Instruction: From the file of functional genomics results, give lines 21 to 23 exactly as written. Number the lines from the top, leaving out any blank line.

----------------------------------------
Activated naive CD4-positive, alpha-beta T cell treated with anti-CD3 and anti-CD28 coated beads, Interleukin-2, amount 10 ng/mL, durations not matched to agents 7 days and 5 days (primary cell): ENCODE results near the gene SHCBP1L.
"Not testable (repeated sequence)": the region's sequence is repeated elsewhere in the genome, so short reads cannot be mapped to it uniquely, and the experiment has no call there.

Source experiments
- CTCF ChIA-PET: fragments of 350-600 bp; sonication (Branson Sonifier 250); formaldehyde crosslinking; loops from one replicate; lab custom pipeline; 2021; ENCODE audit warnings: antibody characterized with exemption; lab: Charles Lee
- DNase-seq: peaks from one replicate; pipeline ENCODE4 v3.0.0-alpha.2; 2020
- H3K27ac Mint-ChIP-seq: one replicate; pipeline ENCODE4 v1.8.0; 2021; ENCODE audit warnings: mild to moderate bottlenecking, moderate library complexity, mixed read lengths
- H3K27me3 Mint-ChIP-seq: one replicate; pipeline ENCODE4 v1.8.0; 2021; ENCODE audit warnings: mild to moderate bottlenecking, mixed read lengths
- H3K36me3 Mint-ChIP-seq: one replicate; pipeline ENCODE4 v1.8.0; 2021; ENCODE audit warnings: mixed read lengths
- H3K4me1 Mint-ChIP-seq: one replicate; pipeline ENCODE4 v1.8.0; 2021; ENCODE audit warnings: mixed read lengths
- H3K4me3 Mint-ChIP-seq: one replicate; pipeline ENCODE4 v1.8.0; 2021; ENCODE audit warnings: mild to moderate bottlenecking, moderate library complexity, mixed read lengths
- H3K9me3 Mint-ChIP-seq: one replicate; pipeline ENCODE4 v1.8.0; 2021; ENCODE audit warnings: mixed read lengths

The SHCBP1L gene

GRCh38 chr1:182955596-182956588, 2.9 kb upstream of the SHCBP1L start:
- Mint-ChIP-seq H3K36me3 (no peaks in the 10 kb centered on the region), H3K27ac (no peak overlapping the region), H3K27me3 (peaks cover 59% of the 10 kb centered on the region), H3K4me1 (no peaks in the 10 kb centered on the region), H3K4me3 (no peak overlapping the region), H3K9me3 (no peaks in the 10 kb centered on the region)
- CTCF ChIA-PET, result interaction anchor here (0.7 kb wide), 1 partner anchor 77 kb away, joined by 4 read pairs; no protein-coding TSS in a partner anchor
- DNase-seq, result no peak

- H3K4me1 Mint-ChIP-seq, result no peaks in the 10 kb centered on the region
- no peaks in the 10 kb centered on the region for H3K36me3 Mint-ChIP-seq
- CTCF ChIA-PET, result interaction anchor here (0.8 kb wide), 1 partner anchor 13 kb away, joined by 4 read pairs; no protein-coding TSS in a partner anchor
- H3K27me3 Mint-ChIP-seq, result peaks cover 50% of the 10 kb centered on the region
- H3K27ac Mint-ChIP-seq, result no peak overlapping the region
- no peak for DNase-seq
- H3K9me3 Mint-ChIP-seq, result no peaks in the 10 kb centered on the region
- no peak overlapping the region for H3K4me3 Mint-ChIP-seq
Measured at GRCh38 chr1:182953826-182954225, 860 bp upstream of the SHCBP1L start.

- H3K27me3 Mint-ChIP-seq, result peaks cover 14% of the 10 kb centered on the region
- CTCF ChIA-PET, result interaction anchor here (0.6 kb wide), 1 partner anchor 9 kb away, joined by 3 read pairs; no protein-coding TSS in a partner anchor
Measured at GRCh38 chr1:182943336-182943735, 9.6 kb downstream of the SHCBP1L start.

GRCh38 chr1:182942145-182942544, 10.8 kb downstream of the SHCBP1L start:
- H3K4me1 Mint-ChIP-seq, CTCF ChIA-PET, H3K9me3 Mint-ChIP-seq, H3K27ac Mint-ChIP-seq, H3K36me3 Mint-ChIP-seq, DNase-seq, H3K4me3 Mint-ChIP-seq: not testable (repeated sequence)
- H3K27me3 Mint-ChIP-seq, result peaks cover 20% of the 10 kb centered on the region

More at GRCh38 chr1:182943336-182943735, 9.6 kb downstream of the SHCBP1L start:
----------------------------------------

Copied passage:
- H3K27ac Mint-ChIP-seq, result no peak overlapping the region
- no peak for DNase-seq
- H3K9me3 Mint-ChIP-seq, result no peaks in the 10 kb centered on the region